The Chamberlain Files | Homepage
City’s largest brownfield site to provide 3,000 waterside homes

City’s largest brownfield site to provide 3,000 waterside homes

🕔25.Feb 2016

A masterplan setting out design principles for the largest brownfield housing development in Birmingham has been approved.

The Greater Icknield plan provides guidance on how 150 acres bordering the west side of the city centre between City Hospital and Edgbaston Reservoir can be developed.

It is the largest brownfield housing-led redevelopment proposal in Birmingham, with the potential to provide around 3,000 new homes and 1,000 job opportunities, according to the city council.

Councillor Tahir Ali, cabinet member for development, transport and the economy, said:

Birmingham city centre has changed dramatically over the last 15 years, and major development opportunities have continued to spread outwards from this area.

Greater Icknield presents a huge opportunity to create a high-quality development with easy access to the city centre. This masterplan seeks to create a family-orientated area that complements existing communities but has a distinct identity.

New development in the area will have high standards of sustainability, with benefits extended to existing properties, such as the extension of district heating schemes, sustainable waste management and digital infrastructure.

The masterplan also emphasises the need to have good access to employment and strong connections to surrounding areas.

The Greater Icknield area includes a small part of the city centre and extends towards the boundary with Sandwell, encompassing the A457 DudleyRoad/Spring Hill corridor and part of Dudley Road local centre.

It includes the 32 hectare Edgbaston Reservoir and a significant network of canals which offer the potential for waterside developments, both residential and recreational.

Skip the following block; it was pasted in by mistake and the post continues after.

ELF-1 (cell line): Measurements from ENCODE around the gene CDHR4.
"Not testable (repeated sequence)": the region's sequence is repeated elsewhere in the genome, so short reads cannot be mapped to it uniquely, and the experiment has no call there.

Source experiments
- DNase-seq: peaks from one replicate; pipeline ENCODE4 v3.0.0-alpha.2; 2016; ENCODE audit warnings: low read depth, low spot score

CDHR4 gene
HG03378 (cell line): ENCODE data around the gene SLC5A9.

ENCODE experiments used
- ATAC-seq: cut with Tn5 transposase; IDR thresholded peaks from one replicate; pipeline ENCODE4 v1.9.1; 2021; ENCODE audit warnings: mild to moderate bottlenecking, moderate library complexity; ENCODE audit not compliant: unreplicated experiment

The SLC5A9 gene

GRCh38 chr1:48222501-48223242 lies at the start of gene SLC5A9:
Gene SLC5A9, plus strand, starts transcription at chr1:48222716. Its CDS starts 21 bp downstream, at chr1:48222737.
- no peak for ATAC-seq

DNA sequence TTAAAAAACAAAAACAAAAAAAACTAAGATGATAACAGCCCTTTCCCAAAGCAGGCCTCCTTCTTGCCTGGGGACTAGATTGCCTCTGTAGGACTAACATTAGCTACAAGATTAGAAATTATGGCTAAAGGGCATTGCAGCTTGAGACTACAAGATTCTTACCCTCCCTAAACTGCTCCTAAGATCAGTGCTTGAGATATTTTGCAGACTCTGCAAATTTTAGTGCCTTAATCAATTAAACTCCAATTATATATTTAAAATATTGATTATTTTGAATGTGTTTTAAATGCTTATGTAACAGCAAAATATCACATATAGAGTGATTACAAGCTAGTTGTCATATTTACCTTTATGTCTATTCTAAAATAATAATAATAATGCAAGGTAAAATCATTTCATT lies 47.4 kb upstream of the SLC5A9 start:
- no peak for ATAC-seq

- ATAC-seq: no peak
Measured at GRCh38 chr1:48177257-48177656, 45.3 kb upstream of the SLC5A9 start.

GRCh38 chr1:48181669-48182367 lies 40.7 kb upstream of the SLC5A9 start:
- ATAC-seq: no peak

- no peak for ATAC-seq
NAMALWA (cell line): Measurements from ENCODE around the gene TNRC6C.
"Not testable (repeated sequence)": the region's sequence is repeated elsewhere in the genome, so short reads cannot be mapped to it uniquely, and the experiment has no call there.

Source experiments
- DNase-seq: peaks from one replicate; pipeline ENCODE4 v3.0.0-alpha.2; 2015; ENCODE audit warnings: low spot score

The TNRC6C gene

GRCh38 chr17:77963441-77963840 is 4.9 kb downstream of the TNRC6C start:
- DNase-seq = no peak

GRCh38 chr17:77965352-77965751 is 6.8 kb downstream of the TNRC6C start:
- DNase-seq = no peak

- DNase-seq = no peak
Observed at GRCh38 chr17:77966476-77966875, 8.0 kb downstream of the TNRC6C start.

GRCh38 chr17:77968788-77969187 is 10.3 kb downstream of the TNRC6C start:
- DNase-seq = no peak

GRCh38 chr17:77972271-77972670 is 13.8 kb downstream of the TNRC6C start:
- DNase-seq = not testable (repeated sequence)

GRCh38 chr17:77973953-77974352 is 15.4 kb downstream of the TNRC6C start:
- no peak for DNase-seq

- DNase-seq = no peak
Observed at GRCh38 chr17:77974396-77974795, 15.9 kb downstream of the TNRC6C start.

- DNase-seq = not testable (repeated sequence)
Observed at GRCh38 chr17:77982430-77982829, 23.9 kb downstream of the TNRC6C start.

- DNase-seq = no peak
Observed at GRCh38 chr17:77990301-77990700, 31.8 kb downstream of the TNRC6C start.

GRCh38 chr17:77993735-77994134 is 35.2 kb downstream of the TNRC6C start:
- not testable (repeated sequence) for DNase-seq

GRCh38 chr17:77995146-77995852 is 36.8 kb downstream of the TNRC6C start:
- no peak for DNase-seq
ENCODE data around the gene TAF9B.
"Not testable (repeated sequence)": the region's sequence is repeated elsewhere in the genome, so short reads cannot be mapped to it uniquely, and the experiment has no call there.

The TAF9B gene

The council has been attempting to redevelop the area as a network of waterside communities based on Icknield Port Loop for more than 10 years and development opportunities have often been showcased at the MIPIM real estate fair in Cannes.

Birmingham’s housing shortage and Government pressure to build on brownfield land has pushed the Greater Icknield plan to the top of the agenda, boosted by council leader’s John Clancy’s commitment to prioritise housing development.

It was announced last October that a joint venture between Urban Splash and Places for People had been chosen as the preferred partner for the development of Icknield Port Loop.

Then two companies will take a 50 per cent share in a limited liability partnership with the landowners, to bring forward a mixed-use scheme at the 43-acre site.

This will include 1,150 new homes plus commercial uses and community facilities. The joint venture will also provide development management services.

Barry Allen, head of Savills Birmingham, said:

This is a major milestone for Icknield Port Loop, which is one of the biggest regeneration schemes in the UK.

Whilst the development has been some time in the making, its launch was perfectly timed to meet renewed appetite for urban housing sites of a scale which can enable real change. The proposals received demonstrated ambition, design flair, place-making and financial appetite.

Similar Articles

Luck comes in threes for Labour in Birmingham

Luck comes in threes for Labour in Birmingham 0

A day that started with news the Improvement Panel would remain in place after a

Improvement Panel to remain following ‘serious setback’

Improvement Panel to remain following ‘serious setback’ 1

The Birmingham Independent Improvement Panel (BIIP) will remain in place following the recent political crisis

WMCA – the (almost) Wholly Male Combined Authority

WMCA – the (almost) Wholly Male Combined Authority 1

It’s been a lively summer for those interested in, or infuriated by, the under-representation of

Clancygate: impact of change on local news media

Clancygate: impact of change on local news media 1

One of the more worrying features of the climax of Clancygate is the way in

Council in Crisis? Blame the media!

Council in Crisis? Blame the media! 1

As I read John Clancy’s resignation statement, one passage stood out - not least as

About Author

Chamberlain Files Weekly

Don't miss a thing! Sign up for our free weekly summary of the Chamberlain Files from RJF Public Affairs.
* = required field

powered by MailChimp!

Our latest tweets

Published by

Published by

.

Our community